IGNATIUSWhat I wanted to do in that scene, and many of the scenes early in the book, is to convey a picture of an institution that I think, as a journalist who's covered it, is haunted by the ghosts of its past. Again and again in the novel the question of how the CIA came to be, what its origins are, how they were misshapen. Ways in which the agency's course may have been determined in ways people don't understand from the very beginning, from the days of Donovan in the '40s when he was working with the British.
IGNATIUSBut those ghosts that inhabit American intelligence, I've watched as a journalist since I started covering the place. And one thing that Graham Weber passionately wants to do as the director in this book is find a way that clear out the ghosts.
REHMAnd you're listening to "The Diane Rehm Show." As someone who has covered the CIA for 25 years, do you think that the agency is broken?
IGNATIUSI think that the agency is too big, first of all. I think the clandestine service side of it would be better if it was smaller, if it had fewer people, more elite, better hidden, fewer of them hidden in embassies and more under deep cover. And if that clandestine service was focused on stealing the secrets that really matter to keep us alive and to understand our adversaries' intentions.
IGNATIUSRight now the CIA tries to be the expert on everything. You name the problem and they want to be able to generate a piece of analysis, you know, for some policymaker downtown that says, you know, we're on top of that boss. Like, you know, copper mining in Chili and the effect of the fiber optic growth on, you know, copper. We've got it. It's right here. We don't need a secret intelligence agency to do that. So I'd like to see it smaller.
IGNATIUSI think that it's broken part in the sense that the public has stopped trusting its intelligence service. And that's difficult. This is hard work. The people who do it I think are often very admirable but they don't feel they have public support. You know, we support our military. Soldiers walk through airports and people start clapping. CIA officers never feel that way.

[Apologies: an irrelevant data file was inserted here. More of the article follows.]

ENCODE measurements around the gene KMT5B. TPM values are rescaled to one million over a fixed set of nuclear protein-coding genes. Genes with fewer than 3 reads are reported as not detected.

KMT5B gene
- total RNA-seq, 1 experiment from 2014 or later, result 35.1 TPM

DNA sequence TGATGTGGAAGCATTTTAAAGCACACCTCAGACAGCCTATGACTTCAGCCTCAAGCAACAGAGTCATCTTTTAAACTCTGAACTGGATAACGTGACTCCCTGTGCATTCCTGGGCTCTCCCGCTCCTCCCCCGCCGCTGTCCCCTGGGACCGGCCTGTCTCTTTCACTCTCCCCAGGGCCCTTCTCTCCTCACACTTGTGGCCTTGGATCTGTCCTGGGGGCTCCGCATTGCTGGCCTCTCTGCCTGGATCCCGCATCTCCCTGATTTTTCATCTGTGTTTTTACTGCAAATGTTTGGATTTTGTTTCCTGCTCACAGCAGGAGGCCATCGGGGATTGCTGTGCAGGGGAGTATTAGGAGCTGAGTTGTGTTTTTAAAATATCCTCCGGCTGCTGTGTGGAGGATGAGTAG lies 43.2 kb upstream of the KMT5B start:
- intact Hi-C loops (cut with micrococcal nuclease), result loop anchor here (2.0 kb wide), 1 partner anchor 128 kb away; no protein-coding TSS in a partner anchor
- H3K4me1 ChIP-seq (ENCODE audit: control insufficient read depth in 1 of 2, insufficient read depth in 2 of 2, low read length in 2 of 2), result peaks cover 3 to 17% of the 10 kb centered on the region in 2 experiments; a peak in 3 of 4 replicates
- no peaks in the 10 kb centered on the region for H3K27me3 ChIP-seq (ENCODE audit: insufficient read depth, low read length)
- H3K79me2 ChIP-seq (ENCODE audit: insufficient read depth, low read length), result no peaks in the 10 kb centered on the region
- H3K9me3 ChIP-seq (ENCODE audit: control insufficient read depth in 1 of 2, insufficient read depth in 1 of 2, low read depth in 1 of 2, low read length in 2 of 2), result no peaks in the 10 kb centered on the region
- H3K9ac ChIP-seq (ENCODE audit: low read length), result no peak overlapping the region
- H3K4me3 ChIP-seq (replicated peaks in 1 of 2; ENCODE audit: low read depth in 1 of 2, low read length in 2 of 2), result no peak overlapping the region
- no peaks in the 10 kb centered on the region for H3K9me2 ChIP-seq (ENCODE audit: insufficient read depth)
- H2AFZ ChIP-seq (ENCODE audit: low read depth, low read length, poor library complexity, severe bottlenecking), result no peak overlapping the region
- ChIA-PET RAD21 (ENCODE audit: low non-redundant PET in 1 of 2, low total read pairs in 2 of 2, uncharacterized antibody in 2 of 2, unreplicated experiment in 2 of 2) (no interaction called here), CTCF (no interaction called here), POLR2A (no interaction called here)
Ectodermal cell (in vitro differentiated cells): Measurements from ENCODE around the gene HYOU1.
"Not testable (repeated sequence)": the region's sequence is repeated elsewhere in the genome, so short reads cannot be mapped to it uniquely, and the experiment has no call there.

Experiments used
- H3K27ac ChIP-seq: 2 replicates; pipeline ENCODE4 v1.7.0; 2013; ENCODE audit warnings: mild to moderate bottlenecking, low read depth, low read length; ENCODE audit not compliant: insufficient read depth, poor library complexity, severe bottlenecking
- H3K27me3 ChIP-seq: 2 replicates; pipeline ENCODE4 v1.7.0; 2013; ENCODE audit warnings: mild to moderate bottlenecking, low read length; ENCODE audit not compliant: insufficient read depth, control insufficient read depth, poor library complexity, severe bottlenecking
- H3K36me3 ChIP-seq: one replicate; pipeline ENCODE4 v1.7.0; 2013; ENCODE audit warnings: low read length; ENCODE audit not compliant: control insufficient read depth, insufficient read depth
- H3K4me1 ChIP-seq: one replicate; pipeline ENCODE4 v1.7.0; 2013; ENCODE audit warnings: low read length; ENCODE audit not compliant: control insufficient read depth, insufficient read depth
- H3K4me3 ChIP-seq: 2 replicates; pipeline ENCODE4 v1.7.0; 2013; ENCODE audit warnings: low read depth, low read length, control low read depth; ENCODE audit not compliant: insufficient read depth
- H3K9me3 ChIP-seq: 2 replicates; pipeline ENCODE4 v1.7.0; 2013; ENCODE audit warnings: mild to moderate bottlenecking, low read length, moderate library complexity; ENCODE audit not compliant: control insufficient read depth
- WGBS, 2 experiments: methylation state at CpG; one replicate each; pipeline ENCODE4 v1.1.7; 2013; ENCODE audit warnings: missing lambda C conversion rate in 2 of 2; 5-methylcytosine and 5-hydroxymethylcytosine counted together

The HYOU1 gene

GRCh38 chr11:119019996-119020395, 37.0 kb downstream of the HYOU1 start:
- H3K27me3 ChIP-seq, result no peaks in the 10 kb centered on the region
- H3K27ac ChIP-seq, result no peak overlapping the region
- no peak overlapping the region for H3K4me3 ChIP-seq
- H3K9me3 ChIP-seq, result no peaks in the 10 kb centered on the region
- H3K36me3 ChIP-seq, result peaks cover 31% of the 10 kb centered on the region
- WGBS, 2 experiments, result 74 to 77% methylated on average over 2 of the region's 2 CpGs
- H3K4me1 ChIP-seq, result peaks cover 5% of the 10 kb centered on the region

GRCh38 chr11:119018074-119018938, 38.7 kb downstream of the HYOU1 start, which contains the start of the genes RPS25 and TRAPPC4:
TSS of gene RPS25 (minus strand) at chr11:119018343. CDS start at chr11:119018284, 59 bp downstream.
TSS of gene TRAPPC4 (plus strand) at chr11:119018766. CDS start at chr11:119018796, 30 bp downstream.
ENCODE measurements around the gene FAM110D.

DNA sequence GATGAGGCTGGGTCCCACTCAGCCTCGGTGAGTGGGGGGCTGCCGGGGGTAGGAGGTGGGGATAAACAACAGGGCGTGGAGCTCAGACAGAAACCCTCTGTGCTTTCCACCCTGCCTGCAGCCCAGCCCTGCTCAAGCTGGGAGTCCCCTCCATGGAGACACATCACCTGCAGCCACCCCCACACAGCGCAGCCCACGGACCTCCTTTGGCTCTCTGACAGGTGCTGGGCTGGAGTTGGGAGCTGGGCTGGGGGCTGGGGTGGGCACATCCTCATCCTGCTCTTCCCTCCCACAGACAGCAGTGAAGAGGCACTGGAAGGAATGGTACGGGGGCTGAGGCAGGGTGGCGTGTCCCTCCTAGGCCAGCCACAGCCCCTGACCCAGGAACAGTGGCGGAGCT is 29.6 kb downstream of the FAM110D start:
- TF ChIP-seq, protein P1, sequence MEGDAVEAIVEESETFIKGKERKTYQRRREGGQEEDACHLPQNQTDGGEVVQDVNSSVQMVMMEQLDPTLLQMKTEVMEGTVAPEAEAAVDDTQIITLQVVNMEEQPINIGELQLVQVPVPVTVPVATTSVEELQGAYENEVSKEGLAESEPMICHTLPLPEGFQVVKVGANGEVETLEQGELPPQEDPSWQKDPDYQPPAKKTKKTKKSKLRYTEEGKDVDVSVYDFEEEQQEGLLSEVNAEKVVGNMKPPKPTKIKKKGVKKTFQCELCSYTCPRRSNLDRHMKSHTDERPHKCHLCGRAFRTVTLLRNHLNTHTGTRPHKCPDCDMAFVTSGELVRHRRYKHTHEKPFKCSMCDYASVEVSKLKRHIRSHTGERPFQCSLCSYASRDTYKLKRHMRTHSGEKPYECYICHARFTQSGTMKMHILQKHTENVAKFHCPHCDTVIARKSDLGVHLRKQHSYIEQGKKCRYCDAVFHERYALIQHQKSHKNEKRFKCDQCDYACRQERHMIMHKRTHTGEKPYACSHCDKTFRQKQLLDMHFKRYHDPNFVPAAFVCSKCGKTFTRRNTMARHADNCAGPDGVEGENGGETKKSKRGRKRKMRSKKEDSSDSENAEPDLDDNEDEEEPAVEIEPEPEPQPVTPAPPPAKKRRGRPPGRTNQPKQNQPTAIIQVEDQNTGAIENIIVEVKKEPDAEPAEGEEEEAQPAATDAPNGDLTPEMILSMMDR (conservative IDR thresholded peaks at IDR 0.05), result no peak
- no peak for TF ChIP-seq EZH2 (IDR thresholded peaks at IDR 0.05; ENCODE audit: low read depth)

REHMIndeed. And here is a final email from David in Dallas. He says, "Thank you for your reportage, especially gutsy on the ground in the Middle East." He says, "My issue is kinda snarky. How can anything central be intelligent? Central is by definition of bureaucracy with only its own survival at heart and a spin machine to paper over lapses."
IGNATIUSThat's well said. The person who sent this message should think about writing his own novel. At one point I have one of my characters refer to the initials CIA as standing for clowns in action. That's not fair but the central part is -- ought to be less of a worry going forward in that we created a bureaucratic oversight mechanism called the Director of National Intelligence to look at all 17 agencies in coordinated intelligence.
IGNATIUSThat's gotten much too big too but I'd like to see that the CIA part be a spy service that collects and that analyze information and has a more limited covert action role. Part of what's eating the CIA is its counterterrorism mission. We asked the agency -- we meaning presidents and congress speaking on behalf of the American people, after 9/11 to take on this mission. And I think it's time now for that mission -- I think as one of the key things President Obama was saying in West Point last week, let's see if we can move more of that to the military so the CIA can go back to its more limited role of collecting intelligence, analyzing it and making sense of it.
REHMAnd one thing you may have to do before you get there is find the director, maybe Graham Weber. Thank you so much, David Ignatius.
IGNATIUSThank you, Diane. Thanks so much.
REHMAnd congratulations. Thanks for listening all. I'm Diane Rehm.
Most Recent Shows
The Friday News Roundup: House Democrats stage a sit-in to push for a vote on new gun laws. Campaign finance reports show Donald Trump with much less money and staff than Hillary Clinton. And a federal judge in Wyoming strikes down an Obama administration safety rule on fracking. A panel of journalists joins guest host Susan Page for analysis of the week's top national news stories.
An estimated six million people now go to health clinics each year in retail stores like CVS and Wal-Mart. But some doctors say relying too heavily on these convenient medical facilities can be risky. Guest host Susan Page and a panel of guests discuss the pros and cons of retail health clinics.
The Supreme Court votes 4-3 to uphold the affirmative action program at the University of Texas, and deadlocks on Obama's immigration plan. Jeffrey Rosen of The National Constitution Center joins Susan Page to discuss the implications of the rulings.